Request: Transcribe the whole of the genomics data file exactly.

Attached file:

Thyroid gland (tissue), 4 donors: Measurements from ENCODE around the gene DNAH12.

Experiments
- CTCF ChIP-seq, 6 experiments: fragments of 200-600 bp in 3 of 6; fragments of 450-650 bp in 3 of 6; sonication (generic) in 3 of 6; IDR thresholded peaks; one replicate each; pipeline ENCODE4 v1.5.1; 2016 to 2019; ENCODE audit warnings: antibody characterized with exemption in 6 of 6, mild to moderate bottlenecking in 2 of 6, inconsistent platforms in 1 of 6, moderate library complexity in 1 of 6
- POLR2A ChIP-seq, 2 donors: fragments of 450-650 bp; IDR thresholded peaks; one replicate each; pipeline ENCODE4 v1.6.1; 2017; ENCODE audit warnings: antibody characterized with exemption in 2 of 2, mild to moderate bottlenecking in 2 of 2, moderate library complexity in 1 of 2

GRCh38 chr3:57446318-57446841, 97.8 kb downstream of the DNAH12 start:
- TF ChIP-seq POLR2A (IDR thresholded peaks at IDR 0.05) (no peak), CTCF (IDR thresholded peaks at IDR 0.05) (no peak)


Thyroid gland (tissue), 4 donors: Measurements from ENCODE around the gene DNAH12.

Experiments
- CTCF ChIP-seq, 6 experiments: fragments of 200-600 bp in 3 of 6; fragments of 450-650 bp in 3 of 6; sonication (generic) in 3 of 6; IDR thresholded peaks; one replicate each; pipeline ENCODE4 v1.5.1; 2016 to 2019; ENCODE audit warnings: antibody characterized with exemption in 6 of 6, mild to moderate bottlenecking in 2 of 6, inconsistent platforms in 1 of 6, moderate library complexity in 1 of 6
- POLR2A ChIP-seq, 2 donors: fragments of 450-650 bp; IDR thresholded peaks; one replicate each; pipeline ENCODE4 v1.6.1; 2017; ENCODE audit warnings: antibody characterized with exemption in 2 of 2, mild to moderate bottlenecking in 2 of 2, moderate library complexity in 1 of 2

GRCh38 chr3:57446318-57446841, 97.8 kb downstream of the DNAH12 start:
- TF ChIP-seq POLR2A (IDR thresholded peaks at IDR 0.05) (no peak), CTCF (IDR thresholded peaks at IDR 0.05) (no peak)